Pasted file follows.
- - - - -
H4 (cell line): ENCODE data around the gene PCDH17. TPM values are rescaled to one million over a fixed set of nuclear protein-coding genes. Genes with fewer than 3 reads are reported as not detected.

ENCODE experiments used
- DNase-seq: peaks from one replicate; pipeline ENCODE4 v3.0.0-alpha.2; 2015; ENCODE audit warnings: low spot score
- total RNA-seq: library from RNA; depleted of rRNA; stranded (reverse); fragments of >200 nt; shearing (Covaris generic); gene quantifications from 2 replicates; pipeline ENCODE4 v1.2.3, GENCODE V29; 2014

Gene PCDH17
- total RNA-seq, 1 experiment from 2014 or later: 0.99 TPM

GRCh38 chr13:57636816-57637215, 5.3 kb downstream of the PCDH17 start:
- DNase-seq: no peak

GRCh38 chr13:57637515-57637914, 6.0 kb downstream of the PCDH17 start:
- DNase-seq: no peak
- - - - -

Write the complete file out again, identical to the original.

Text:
H4 (cell line): ENCODE data around the gene PCDH17. TPM values are rescaled to one million over a fixed set of nuclear protein-coding genes. Genes with fewer than 3 reads are reported as not detected.

ENCODE experiments used
- DNase-seq: peaks from one replicate; pipeline ENCODE4 v3.0.0-alpha.2; 2015; ENCODE audit warnings: low spot score
- total RNA-seq: library from RNA; depleted of rRNA; stranded (reverse); fragments of >200 nt; shearing (Covaris generic); gene quantifications from 2 replicates; pipeline ENCODE4 v1.2.3, GENCODE V29; 2014

Gene PCDH17
- total RNA-seq, 1 experiment from 2014 or later: 0.99 TPM

GRCh38 chr13:57636816-57637215, 5.3 kb downstream of the PCDH17 start:
- DNase-seq: no peak

GRCh38 chr13:57637515-57637914, 6.0 kb downstream of the PCDH17 start:
- DNase-seq: no peak